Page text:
“Above all, we want them to have fun, be creative.” Rick Settoon, Southeastern television station general manager
HAMMOND — Joseph Catalanello, a sophomore at Ponchatoula High School, wasn’t thinking of choosing a career in television production until he set foot on the set of the Southeastern Channel last week.
He now says it’s an option.
Catalanello and two other high school students explored the makings of television journalism by producing news story packages during Southeastern Louisiana University’s Zoom Into Television, Zoom Into Careers. The four-day workshop gave students a chance to see first-hand how newscasts are produced, said station General Manager Rick Settoon.
The students, led by members of an award-winning station, edited, reported, produced and anchored their own news casts, Settoon said.
The challenge, Settoon said, was to condense the information into four days.
While Catalanello said he would have preferred the workshop last more than four days, he now knows “what they do behind the scenes.”
Paige De Leo, 15, a student at Fontainebleau High School in Mandeville, said she is interested in directing movies but that this “would definitely be an option.”
“I learned how to talk in front of the camera, and also learned the process of doing a news story, and how much work goes into it,” De Leo said.
Luke Orlando, 13, said he enrolled in Zoom Into Television because “I might want to do this.”
The St. Thomas Aquinas freshman said he is interested in editing as a profession.
Each summer, junior high and high school students can explore the exciting fields of culinary arts, inventing, photography, television and theater at SLU through the Zoom into Careers workshops.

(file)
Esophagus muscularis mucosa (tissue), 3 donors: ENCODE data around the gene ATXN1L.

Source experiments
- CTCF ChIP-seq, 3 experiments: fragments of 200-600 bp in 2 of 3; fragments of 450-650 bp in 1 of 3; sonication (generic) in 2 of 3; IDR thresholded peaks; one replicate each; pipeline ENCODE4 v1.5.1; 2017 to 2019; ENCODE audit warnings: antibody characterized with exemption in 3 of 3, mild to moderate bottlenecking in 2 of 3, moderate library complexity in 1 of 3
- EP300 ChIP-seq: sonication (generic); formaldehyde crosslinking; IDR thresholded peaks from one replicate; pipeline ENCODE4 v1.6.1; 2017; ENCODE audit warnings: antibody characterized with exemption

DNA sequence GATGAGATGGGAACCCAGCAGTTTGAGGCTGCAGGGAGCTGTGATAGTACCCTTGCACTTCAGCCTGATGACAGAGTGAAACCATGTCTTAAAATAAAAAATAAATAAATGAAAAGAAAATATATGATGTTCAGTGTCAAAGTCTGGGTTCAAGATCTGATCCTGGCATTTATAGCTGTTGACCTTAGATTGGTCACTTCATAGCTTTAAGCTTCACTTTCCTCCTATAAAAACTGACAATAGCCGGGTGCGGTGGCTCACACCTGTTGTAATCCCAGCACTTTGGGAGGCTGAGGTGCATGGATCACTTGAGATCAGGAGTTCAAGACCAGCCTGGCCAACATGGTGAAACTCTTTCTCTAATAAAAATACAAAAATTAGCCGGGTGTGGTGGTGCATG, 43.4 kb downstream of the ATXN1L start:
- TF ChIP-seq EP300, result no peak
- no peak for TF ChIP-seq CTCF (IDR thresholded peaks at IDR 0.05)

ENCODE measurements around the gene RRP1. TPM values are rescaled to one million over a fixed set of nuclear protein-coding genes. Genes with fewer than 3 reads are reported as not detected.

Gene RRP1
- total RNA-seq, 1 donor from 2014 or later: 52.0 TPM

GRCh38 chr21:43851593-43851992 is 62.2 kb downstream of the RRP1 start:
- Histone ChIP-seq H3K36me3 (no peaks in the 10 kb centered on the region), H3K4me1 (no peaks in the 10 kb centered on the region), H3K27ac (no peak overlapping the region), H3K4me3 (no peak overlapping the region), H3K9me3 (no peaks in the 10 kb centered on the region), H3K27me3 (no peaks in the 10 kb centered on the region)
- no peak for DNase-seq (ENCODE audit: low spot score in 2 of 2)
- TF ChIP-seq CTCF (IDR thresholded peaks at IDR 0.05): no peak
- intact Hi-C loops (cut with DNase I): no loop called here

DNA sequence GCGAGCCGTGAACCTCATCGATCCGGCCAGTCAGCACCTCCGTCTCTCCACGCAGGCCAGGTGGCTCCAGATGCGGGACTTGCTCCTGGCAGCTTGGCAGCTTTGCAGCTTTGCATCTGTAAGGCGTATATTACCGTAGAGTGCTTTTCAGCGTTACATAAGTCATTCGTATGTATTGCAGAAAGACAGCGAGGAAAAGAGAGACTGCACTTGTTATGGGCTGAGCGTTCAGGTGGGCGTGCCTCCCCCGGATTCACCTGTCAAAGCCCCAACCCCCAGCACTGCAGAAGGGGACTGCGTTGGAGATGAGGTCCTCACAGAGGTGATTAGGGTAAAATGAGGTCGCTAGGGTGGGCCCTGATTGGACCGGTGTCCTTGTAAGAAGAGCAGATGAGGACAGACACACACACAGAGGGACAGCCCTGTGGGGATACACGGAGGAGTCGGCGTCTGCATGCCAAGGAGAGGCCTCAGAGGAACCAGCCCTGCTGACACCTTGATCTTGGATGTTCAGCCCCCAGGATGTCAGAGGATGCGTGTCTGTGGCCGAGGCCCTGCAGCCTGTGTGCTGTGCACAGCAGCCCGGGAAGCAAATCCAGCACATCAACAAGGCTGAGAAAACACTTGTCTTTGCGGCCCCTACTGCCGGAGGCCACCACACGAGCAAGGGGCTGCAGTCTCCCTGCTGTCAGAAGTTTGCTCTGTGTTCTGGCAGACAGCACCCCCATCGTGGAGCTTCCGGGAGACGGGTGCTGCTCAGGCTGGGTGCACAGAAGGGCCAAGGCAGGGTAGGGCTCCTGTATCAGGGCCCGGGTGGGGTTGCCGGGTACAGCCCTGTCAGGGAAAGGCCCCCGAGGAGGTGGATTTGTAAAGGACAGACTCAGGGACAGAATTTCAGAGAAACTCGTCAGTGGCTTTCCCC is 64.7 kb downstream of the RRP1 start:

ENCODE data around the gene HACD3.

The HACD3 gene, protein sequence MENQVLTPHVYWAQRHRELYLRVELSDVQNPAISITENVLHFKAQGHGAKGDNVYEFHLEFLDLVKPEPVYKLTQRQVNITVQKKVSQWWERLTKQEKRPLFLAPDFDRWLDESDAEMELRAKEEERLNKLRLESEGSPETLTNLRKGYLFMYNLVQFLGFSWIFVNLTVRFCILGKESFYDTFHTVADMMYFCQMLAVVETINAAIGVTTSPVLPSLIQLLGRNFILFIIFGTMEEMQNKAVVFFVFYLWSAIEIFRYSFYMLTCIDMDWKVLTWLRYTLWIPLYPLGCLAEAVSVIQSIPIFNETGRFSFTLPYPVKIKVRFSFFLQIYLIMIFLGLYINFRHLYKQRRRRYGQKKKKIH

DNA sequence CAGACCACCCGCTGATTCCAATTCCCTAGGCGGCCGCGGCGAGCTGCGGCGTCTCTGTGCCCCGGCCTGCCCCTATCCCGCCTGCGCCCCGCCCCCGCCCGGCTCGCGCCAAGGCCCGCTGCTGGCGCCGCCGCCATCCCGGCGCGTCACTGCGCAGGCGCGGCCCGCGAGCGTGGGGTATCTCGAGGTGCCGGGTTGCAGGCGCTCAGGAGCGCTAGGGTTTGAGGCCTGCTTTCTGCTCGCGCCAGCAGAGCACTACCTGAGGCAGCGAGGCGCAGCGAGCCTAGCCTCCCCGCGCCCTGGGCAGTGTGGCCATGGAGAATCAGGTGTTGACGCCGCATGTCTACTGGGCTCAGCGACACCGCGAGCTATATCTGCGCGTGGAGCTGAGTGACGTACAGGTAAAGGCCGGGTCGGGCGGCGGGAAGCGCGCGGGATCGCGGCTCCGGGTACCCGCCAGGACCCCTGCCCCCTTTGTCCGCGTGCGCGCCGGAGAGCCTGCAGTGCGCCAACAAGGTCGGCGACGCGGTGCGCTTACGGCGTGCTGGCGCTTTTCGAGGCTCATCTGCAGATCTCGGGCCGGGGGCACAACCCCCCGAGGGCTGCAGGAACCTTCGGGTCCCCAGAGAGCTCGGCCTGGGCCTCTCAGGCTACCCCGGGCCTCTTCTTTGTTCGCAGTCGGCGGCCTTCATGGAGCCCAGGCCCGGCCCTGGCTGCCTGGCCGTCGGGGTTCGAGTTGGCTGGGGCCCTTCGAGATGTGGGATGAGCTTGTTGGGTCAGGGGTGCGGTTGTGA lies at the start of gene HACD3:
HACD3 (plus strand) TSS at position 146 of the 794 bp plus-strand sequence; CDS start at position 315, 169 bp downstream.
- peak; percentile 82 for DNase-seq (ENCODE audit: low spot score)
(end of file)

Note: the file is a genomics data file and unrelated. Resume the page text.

“Students can experience the taste of these different careers,” Settoon said.
New to this year’s Zoom lineup was criminal justice, digital innovations, and nursing, said Joan Gunter, assistant vice president for extended studies.
“Our workshops are designed to explore many exciting career fields. Participants attending Zoom workshops will be exposed to a real work environment by focusing on teamwork and project completion,” Gunter said.
On Thursday, students in Zoom into Television sat with their family members and friends as each of their newscasts played out on the big screen.
Each of the students took home a copy of the newscast they had anchored and produced, Settoon said.
“Above all, we want them to have fun, be creative,” Settoon said.
The Southeastern Channel has won more than 150 national, international and regional awards in the last eight years, Settoon said.
“Our students are trained well enough to get good jobs, and then succeed,” Settoon said about those graduating from the broadcast program at SLU.
“Good Morning America” anchor Robin Roberts graduated from SLU as did WDSU-TV in New Orleans anchor Randi Rousseau, Settoon said.
The Southeastern Channel is SLU’s television channel on Charter Cable Channel 18 in Tangipahoa, Livingston, St. Tammany and St. Helena parishes, and on channel 17 in Washington Parish. The live webcast and archived Video On Demand of all programs and segments can be found at http://www.selu.edu/tv. The channel is also on Facebook, YouTube and Twitter.